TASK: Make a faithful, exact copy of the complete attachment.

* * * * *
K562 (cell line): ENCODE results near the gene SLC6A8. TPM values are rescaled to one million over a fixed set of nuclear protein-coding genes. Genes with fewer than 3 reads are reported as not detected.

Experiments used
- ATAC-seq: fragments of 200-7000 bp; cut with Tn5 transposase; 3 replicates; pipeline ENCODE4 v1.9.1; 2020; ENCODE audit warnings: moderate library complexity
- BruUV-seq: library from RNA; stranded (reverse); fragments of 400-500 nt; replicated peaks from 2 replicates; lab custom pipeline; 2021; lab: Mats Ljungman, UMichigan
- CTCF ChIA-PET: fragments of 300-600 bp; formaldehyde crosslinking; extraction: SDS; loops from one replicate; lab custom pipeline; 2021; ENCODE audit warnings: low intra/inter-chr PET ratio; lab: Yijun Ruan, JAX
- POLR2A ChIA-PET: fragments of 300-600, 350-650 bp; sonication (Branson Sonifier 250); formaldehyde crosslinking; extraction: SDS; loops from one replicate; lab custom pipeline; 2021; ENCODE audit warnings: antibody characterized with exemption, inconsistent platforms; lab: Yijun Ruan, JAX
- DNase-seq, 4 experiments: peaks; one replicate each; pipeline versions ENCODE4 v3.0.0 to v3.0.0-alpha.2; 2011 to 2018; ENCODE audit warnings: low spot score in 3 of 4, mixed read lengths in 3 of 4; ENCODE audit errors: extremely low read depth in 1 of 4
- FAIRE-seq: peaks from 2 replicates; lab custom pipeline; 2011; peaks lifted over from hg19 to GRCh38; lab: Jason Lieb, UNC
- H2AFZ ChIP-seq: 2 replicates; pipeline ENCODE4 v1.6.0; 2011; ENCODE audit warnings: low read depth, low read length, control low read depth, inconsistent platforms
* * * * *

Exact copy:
K562 (cell line): ENCODE results near the gene SLC6A8. TPM values are rescaled to one million over a fixed set of nuclear protein-coding genes. Genes with fewer than 3 reads are reported as not detected.

Experiments used
- ATAC-seq: fragments of 200-7000 bp; cut with Tn5 transposase; 3 replicates; pipeline ENCODE4 v1.9.1; 2020; ENCODE audit warnings: moderate library complexity
- BruUV-seq: library from RNA; stranded (reverse); fragments of 400-500 nt; replicated peaks from 2 replicates; lab custom pipeline; 2021; lab: Mats Ljungman, UMichigan
- CTCF ChIA-PET: fragments of 300-600 bp; formaldehyde crosslinking; extraction: SDS; loops from one replicate; lab custom pipeline; 2021; ENCODE audit warnings: low intra/inter-chr PET ratio; lab: Yijun Ruan, JAX
- POLR2A ChIA-PET: fragments of 300-600, 350-650 bp; sonication (Branson Sonifier 250); formaldehyde crosslinking; extraction: SDS; loops from one replicate; lab custom pipeline; 2021; ENCODE audit warnings: antibody characterized with exemption, inconsistent platforms; lab: Yijun Ruan, JAX
- DNase-seq, 4 experiments: peaks; one replicate each; pipeline versions ENCODE4 v3.0.0 to v3.0.0-alpha.2; 2011 to 2018; ENCODE audit warnings: low spot score in 3 of 4, mixed read lengths in 3 of 4; ENCODE audit errors: extremely low read depth in 1 of 4
- FAIRE-seq: peaks from 2 replicates; lab custom pipeline; 2011; peaks lifted over from hg19 to GRCh38; lab: Jason Lieb, UNC
- H2AFZ ChIP-seq: 2 replicates; pipeline ENCODE4 v1.6.0; 2011; ENCODE audit warnings: low read depth, low read length, control low read depth, inconsistent platforms